REAR PALACE (วังหลั่ง)
Text & maps by Tricky Vandenberg - July 2012
Wang Lang or the Rear Palace is a defunct palace of the Ayutthayan era, earlier
situated on the premises where now the Fine Arts Department (FAD) - Region 3 is
located, adjacent to
Chedi Phra Sri Suriyothai, element of Wat Suan Luang. The location
was in the 20th century a liquor distillery. (1) The Rear Palace was situated opposite
Kasatra on the east bank of the old Lopburi River, which river bed in the 19th century
became the Chao Phraya River.

The palace was first mentioned in the Royal Chronicles of Ayutthaya during the reign of
King Chakkraphat (r. 1548-1569). At the end of the year 1565 A.D. King Chakkraphat
appointed his son, Prince Mahin, to be regent, and retired into private life. He installed
himself at the Rear Palace.

In 914, a year of the rat, during the twelfth month, King Cakkraphat, Lord of the
White Elephant, raised Prince Mahin, the Nò Phraphutthacao, to rule the realm as
its supreme sovereign, observe the royal traditions and govern the Kingdom of the
Capital City of Ayutthaya. King Cakkraphat, Lord of the White Elephant, went out
to occupy the
Rear Palace. At that time the king was fifty-nine years old. King
Mahin, Lord of the Realm, was twenty-five years old when he ascended the royal
(2) [1]

The Rear Palace was mentioned on later occasions. King Suthammaracha (r. 1656), just
installed on the throne, made sexual advances to a younger sister of Prince Narai (r.
1656-1688). The young lady was not at all cherished by this event and escaped in a
book cabinet to the
Front Palace for an audience with her elder brother. Prince Narai
was not amused by the actions of his uncle, gathered his troops and supporters, and
attacked the Royal Palace. King Suthammaracha, after a night of fighting, escaped to the
Rear Palace, where he was later arrested by the ministers of Prince Narai. The King was
taken to
Wat Khok Phraya as it was the custom and executed. [2]

The Rear Palace, initially a royal pavilion, was located in a garden outside the Royal
Palace. The Ayutthayan kings used to stay here occasionally and the area was therefore
called "Suan Luang" (the royal garden). The palace was rebuilt on a larger scale in the
reign of King Maha Thammaracha (r. 1569-1590) around 1577 AD, when the fortified
Chan Kasem Palace (Wang Mai) was built and used as a residence for the king's oldest
son Prince Naresuan (r. 1590-1605). Likely the king's youngest son Prince Ekathotsarot
(r. 1605-1610/11) resided at the Rear Palace. The Rear Palace had its own temple,
Noi (Little Monastery).

The Chan Kasem Palace became later known as the Wang Na (Front Palace), while
Suan Luang was known as the Wang Lang (Rear Palace), because the first stood at the
front and the latter at the back of Wang Luang (Royal Palace). [3] The Rear Palace
became the residence of the princes of the blood, while the Front Palace was habited by
the Uparat or viceroy (second king).

In 1044 of the Royal Era, a year of the dog, ____ of the decade, Supreme Holy
Reigning Lord Narai of the Municipality of Lopburi fell ill with His holy disease at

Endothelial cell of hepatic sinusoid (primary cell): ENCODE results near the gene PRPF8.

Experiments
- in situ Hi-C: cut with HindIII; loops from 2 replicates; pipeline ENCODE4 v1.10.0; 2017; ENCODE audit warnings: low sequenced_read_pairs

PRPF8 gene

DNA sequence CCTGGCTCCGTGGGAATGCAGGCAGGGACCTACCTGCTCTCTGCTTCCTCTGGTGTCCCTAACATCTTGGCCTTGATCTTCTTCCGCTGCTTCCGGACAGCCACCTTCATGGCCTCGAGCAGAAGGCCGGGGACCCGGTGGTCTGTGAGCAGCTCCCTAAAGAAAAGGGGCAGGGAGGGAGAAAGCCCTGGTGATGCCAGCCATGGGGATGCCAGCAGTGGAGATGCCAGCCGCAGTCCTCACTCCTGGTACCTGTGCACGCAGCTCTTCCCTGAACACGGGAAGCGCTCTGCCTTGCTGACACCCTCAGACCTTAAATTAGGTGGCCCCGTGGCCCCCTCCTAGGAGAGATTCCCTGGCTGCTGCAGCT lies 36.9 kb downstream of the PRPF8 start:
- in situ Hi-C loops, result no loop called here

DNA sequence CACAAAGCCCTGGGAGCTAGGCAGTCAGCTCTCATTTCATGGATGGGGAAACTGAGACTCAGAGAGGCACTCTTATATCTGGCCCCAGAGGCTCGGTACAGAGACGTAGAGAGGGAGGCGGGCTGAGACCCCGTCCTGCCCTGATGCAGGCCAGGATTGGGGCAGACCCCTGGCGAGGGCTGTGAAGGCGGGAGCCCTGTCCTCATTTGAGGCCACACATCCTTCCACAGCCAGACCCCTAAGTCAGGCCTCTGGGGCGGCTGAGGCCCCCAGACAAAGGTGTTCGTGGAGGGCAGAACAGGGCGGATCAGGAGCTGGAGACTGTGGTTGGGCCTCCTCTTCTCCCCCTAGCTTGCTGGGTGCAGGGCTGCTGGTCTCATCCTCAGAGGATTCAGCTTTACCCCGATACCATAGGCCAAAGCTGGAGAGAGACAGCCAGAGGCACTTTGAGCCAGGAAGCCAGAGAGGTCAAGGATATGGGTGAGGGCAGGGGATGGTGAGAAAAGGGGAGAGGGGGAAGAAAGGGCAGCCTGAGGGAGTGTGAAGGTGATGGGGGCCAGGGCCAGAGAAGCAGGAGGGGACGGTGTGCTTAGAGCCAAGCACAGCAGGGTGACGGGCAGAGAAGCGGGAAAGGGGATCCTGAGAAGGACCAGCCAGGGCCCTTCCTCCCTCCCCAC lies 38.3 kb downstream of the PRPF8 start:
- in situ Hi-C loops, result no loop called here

the Clear Heaven Holy Throne. Phra Phet Racha went in to live at the Mansion of
Holy Cahao and then had police come down to invite Their Highnesses, the
Celestial Lords Ngòi and Aphaithot - holy younger brothers of the King sharing the
same holy royal father and who were residing at a holy domicile in the
Holy Royal
Rear Palace Enclosure
- by saying a holy royal proclamation had been issued to
invite Their Highnesses to ascend for an audience [with the King] at the
Municipality of Lopburi.

Kaempfer, a German doctor working for the Dutch VOC, wrote that the Rear Palace
was the smallest of the three palaces and situated in the least inhabited part of the city. In
1690 a prince of royal ascendance inhabited the place which was called the "Palace of
the Querry of the King's Elephants", as this prince was in charge of the royal elephants.
[5] Kaempfer indicated the palace on his
map of Ayutthaya.

The last time the Rear Palace was mentioned in the Royal Chronicles of Ayutthaya is in
the reign of King Phetracha (r. 1688-1703). It could be that the Rear Palace thereafter
became in disuse as a palace. On
Bellin's map published in 1750, we find a temple
("pagode") indicated on the palace grounds, which could indicate that the area received a
new function.

In front of the Rear Palace was a boat landing called "Tha Dan Lom" connecting the
palace with the landing of Wat Kasatra. (3)


(1) See map in the "Guide to Ayudhya and Bang-Pa-In" by Tri Amatyakul. [2]
(2) The Royal Chronicles of Phan Canthanumat, British Museum, Reverend Phonnarat,
Phra Cakkraphatdiphong & Royal Autograph speak of 914 CS or 1552 AD, while a
Chronicle of an unknown author speaks of 927 CS or 1565 AD. The latter date is
generally taken as the date of King Chakkraphat's retirement. (See Wood - A History of
Siam - page 121). King Chakkraphat will continue his rule on request of his son in 1568
until his death in 1569.
(3) See
Ayutthaya Boat & Ferry landings.


[1] The Royal Chronicles of Ayutthaya - Richard D. Cushman (2006) - page 51 /
Source: Phan Canthanumat, British Museum, Reverend Phonnarat, Phra
Cakkraphatdiphong & Royal Autograph - King Mahin Ascends The Throne.
[2] Ibid - page 228-30 - King Si Sutham Racha, August 8 - October 26, 1656.
[3] Guide to Ayudhya and Bang-Pa-In - Tri Amatyakul (1957) - page 27-8.
[4] The Royal Chronicles of Ayutthaya - Richard D. Cushman (2006) - page 309 /
Source: Phan Canthanumat.
[5] The History of Japan, together with a description of the kingdom of Siam, 1690-92 -
Kaempfer - Page 46 - The Court of Siam A.D. 1690.
The Rear Palace on Kaempfer's map
(The Rear Palace on Kaempfer's map)
The Rear Palace on Bellin's map
(The Rear Palace on Bellin's map)
The Rear Palace on Phrya Boran Rachathanin's map
(The Rear Palace on Phrya Boran Rachathanin's map)